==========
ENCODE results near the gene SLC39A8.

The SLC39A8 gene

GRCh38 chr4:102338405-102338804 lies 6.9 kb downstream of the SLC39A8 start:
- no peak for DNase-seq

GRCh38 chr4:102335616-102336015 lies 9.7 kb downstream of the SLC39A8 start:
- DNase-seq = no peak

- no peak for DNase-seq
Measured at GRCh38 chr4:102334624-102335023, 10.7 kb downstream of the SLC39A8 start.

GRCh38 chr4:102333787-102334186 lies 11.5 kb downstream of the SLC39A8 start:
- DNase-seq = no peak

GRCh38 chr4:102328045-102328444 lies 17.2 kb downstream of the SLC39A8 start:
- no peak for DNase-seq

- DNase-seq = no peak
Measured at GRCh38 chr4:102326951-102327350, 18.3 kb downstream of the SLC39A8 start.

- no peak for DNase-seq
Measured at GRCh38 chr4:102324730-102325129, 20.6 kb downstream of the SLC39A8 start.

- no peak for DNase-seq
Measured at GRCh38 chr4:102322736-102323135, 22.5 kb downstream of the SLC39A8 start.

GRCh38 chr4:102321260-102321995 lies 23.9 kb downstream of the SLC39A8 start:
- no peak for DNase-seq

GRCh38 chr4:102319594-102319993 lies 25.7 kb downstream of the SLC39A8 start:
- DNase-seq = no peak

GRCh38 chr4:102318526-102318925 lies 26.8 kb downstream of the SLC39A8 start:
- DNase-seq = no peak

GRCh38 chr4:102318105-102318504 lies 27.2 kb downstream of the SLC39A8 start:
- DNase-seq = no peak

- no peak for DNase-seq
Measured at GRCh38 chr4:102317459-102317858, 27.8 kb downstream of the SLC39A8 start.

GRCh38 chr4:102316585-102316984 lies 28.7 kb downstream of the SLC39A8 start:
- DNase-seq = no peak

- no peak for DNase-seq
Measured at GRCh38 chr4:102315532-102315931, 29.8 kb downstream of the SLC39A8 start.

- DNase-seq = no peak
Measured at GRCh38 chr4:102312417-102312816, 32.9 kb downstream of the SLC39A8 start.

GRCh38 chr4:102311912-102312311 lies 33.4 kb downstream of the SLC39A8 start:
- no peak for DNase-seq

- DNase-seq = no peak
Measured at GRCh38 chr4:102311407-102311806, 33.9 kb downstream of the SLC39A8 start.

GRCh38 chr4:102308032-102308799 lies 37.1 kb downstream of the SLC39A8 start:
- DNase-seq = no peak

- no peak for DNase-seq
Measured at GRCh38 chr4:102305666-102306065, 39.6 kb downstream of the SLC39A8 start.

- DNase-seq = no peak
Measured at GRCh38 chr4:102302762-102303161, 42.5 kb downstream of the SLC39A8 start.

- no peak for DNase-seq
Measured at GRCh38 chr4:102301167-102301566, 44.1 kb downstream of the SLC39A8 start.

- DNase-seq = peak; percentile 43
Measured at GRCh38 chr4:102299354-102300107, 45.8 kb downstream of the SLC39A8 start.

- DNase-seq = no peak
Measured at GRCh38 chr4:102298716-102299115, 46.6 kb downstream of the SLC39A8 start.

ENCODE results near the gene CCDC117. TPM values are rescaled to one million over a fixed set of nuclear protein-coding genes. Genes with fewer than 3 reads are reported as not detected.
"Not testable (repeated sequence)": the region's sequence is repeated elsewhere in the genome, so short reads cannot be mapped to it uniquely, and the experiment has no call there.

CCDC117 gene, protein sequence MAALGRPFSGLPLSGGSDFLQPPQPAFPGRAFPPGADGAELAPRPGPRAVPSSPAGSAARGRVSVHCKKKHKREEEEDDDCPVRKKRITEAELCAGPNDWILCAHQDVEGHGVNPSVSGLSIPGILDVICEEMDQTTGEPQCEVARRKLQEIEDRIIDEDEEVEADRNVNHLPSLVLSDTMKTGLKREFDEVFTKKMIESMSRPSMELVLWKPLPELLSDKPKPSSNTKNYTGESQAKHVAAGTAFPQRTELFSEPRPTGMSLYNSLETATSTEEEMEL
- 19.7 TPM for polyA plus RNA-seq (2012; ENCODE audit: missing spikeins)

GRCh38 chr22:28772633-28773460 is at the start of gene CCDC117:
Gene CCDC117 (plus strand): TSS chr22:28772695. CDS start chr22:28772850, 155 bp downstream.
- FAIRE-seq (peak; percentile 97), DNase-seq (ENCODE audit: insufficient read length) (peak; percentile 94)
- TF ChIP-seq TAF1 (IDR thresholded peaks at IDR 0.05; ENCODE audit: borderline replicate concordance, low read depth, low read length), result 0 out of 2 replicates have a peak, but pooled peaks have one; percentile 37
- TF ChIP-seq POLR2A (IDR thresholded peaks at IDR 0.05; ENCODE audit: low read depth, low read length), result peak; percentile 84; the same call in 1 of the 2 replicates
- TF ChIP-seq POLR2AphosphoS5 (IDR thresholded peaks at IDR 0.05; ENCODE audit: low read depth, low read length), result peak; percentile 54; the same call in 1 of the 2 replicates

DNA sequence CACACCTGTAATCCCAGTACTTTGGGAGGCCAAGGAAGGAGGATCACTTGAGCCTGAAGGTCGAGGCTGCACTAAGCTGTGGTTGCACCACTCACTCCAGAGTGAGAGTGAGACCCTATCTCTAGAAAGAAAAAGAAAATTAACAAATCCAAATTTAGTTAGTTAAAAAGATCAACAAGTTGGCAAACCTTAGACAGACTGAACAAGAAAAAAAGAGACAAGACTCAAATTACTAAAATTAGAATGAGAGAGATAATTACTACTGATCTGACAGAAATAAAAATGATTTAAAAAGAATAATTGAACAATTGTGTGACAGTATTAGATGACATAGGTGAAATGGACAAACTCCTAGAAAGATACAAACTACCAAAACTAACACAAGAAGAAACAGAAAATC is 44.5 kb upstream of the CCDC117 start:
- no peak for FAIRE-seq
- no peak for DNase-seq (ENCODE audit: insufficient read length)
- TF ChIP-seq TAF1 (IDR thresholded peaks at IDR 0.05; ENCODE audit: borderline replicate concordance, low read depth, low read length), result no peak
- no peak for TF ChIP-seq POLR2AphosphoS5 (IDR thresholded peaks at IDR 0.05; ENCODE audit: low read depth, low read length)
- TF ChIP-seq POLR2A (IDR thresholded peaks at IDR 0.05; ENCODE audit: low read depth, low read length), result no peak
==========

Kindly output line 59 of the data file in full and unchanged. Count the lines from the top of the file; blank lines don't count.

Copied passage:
- TF ChIP-seq POLR2A (IDR thresholded peaks at IDR 0.05; ENCODE audit: low read depth, low read length), result peak; percentile 84; the same call in 1 of the 2 replicates